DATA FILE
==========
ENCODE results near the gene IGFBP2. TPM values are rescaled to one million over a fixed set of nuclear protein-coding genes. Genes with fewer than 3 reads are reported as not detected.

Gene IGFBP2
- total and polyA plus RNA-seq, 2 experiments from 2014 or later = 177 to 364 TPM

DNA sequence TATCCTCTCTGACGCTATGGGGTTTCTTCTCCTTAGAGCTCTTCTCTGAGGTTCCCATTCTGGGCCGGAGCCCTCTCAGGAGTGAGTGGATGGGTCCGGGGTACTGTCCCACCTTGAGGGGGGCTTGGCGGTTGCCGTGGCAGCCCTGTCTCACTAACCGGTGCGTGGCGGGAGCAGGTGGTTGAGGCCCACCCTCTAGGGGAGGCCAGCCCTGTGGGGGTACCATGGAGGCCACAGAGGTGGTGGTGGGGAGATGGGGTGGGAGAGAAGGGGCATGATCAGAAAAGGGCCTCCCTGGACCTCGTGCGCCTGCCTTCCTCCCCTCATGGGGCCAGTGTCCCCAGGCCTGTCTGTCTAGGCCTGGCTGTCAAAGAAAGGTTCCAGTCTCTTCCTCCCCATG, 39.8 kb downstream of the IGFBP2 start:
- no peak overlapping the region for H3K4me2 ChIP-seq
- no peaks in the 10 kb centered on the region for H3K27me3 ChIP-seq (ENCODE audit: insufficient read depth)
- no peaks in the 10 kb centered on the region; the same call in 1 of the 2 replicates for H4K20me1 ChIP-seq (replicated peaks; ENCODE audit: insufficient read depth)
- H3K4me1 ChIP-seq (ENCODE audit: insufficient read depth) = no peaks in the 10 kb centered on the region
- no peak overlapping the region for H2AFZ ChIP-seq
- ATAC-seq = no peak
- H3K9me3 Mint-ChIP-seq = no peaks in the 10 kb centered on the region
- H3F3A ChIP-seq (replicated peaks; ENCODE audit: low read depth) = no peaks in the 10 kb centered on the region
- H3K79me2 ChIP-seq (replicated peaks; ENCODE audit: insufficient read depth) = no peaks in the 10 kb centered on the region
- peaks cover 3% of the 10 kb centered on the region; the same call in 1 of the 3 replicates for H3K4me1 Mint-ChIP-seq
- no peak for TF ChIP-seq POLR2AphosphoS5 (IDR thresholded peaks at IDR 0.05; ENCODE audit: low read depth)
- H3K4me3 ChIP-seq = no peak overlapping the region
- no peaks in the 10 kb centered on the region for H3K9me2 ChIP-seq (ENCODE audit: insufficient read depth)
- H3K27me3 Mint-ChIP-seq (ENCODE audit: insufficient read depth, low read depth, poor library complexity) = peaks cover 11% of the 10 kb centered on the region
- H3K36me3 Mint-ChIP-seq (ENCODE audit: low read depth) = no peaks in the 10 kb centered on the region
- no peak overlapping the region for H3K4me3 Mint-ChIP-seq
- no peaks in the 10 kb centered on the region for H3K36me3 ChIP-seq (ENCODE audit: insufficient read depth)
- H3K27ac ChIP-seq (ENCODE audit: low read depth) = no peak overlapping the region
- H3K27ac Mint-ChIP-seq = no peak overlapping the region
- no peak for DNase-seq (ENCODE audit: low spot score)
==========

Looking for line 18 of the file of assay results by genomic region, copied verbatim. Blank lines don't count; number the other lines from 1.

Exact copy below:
- H3K27me3 Mint-ChIP-seq (ENCODE audit: insufficient read depth, low read depth, poor library complexity) = peaks cover 11% of the 10 kb centered on the region